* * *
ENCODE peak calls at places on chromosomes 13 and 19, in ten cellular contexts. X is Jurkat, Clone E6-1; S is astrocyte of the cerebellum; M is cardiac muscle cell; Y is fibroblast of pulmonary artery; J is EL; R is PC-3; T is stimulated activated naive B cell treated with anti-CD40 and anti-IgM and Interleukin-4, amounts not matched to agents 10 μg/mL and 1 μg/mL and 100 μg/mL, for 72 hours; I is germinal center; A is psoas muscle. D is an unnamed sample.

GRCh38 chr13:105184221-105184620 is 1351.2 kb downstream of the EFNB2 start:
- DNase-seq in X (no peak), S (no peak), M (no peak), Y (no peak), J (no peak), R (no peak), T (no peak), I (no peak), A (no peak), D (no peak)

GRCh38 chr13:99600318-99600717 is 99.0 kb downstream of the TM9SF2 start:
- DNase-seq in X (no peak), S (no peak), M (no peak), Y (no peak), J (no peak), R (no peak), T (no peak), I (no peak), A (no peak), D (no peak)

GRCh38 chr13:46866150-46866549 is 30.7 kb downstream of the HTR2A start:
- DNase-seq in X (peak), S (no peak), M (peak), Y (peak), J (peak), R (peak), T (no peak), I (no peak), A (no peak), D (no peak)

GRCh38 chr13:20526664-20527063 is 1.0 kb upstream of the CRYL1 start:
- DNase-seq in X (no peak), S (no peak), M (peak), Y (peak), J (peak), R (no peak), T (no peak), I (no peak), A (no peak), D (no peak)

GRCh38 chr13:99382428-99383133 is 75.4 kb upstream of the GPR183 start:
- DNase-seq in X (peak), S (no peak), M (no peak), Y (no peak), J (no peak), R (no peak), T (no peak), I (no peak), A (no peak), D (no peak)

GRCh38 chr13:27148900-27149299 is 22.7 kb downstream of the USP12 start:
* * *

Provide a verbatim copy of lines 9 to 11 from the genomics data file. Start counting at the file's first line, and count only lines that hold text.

- DNase-seq in X (no peak), S (no peak), M (peak), Y (peak), J (peak), R (no peak), T (no peak), I (no peak), A (no peak), D (no peak)

GRCh38 chr13:99382428-99383133 is 75.4 kb upstream of the GPR183 start:
- DNase-seq in X (peak), S (no peak), M (no peak), Y (no peak), J (no peak), R (no peak), T (no peak), I (no peak), A (no peak), D (no peak)